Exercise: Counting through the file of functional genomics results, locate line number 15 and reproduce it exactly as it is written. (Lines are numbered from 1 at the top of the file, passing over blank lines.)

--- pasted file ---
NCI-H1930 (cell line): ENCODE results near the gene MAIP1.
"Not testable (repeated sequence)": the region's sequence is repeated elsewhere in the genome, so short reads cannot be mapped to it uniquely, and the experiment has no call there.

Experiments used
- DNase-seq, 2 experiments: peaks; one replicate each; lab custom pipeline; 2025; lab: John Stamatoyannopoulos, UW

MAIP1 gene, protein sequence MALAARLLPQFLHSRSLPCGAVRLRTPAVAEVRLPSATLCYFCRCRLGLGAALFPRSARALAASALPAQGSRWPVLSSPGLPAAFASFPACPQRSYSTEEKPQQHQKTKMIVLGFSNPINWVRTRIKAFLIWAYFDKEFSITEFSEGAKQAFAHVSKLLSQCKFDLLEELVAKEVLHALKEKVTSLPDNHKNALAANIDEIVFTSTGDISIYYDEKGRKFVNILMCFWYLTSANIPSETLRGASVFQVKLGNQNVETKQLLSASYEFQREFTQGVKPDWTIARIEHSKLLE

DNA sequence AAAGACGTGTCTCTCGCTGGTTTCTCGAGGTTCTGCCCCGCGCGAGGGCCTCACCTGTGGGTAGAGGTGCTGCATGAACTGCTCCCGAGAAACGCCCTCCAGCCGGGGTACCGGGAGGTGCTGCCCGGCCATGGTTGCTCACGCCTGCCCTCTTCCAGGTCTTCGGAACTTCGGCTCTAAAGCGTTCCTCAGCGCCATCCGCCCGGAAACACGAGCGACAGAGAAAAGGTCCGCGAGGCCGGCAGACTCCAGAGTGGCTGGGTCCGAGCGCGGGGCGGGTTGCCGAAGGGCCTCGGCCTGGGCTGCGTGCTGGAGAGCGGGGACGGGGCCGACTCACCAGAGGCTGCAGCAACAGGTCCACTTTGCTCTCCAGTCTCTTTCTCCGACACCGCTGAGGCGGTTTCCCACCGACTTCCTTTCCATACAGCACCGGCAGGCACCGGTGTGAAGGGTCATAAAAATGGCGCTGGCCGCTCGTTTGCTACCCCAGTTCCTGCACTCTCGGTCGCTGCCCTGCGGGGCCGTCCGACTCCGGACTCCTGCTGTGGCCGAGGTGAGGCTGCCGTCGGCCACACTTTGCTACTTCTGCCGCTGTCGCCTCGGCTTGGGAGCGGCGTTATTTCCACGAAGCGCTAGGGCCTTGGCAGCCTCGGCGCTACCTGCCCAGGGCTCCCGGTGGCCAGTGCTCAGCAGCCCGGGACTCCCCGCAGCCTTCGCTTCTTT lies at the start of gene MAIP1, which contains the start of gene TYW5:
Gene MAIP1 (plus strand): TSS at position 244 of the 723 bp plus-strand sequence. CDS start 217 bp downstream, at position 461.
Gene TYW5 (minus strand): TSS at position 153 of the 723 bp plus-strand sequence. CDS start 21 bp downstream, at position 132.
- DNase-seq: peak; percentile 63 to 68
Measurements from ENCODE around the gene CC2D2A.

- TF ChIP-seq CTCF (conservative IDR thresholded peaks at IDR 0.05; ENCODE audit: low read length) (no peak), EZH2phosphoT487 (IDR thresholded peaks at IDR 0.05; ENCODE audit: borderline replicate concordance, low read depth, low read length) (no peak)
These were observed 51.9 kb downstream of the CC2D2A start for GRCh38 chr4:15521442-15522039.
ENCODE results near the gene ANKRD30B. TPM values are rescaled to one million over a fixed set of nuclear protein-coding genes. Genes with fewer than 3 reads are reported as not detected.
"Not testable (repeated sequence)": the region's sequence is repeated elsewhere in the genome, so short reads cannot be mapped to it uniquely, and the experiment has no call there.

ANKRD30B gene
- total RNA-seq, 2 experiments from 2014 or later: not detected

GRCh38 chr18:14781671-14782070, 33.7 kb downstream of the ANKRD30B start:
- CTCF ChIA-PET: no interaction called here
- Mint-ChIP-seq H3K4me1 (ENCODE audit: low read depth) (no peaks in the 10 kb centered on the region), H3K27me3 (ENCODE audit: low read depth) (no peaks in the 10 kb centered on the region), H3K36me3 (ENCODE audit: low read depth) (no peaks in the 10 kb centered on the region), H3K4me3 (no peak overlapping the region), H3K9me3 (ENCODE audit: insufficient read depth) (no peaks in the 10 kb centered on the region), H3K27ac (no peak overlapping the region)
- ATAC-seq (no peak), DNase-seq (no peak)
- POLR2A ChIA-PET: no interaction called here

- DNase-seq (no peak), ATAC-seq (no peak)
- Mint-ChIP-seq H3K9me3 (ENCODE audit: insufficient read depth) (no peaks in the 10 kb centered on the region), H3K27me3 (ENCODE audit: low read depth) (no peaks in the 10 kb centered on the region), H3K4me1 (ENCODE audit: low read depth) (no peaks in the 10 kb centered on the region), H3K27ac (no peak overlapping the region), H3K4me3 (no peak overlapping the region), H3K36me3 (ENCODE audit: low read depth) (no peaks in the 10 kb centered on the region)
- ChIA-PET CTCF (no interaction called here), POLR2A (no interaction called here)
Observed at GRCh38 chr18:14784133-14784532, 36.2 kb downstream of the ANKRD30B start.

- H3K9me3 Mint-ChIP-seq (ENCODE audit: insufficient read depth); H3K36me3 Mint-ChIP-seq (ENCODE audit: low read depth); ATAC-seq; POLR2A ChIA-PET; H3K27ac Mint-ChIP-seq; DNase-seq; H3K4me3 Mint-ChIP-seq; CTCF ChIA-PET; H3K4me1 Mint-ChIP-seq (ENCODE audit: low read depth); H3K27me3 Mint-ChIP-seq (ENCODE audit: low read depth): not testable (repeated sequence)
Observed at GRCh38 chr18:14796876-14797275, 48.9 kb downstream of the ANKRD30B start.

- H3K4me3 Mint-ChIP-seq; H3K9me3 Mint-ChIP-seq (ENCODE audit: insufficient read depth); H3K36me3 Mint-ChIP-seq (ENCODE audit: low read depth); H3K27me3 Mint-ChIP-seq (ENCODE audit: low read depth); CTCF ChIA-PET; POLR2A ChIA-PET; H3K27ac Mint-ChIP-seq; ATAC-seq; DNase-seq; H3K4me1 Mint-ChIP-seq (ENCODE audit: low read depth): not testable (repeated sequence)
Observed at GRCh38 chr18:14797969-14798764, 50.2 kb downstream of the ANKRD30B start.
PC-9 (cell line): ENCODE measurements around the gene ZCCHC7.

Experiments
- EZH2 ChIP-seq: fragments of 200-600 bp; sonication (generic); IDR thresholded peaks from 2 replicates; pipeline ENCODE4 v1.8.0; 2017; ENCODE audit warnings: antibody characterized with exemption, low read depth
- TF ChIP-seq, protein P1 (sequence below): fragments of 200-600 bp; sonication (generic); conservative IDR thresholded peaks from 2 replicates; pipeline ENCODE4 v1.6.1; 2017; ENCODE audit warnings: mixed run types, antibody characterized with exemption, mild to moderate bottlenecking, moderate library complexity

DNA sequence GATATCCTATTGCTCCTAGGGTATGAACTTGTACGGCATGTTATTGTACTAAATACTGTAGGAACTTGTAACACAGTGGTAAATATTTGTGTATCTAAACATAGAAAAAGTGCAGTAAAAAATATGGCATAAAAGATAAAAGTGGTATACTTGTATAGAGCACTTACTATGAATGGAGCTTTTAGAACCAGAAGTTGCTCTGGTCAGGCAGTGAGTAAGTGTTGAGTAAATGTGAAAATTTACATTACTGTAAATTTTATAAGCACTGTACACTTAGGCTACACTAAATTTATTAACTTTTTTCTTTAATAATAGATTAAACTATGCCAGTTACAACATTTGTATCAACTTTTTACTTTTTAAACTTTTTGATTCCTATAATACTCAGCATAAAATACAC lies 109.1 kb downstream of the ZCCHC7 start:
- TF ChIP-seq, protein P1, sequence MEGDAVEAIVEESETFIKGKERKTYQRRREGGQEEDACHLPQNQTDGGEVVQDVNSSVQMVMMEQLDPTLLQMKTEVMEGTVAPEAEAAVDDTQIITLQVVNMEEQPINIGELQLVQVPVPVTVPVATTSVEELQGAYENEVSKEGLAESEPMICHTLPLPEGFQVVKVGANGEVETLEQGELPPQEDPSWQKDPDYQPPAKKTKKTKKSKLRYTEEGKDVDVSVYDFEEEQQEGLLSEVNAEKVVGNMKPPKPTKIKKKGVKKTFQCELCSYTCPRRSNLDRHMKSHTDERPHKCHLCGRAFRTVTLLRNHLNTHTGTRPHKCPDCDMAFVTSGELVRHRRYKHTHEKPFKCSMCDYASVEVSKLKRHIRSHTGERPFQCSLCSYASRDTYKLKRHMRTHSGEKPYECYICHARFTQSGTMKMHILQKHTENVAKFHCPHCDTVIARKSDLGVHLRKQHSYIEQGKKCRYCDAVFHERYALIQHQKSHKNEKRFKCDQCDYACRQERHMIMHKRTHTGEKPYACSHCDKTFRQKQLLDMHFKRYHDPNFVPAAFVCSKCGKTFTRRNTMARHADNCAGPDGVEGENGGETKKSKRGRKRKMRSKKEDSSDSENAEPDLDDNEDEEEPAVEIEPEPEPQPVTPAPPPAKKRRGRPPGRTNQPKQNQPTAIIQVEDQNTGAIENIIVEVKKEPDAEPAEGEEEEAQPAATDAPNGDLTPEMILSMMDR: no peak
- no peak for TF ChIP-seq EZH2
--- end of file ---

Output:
ANKRD30B gene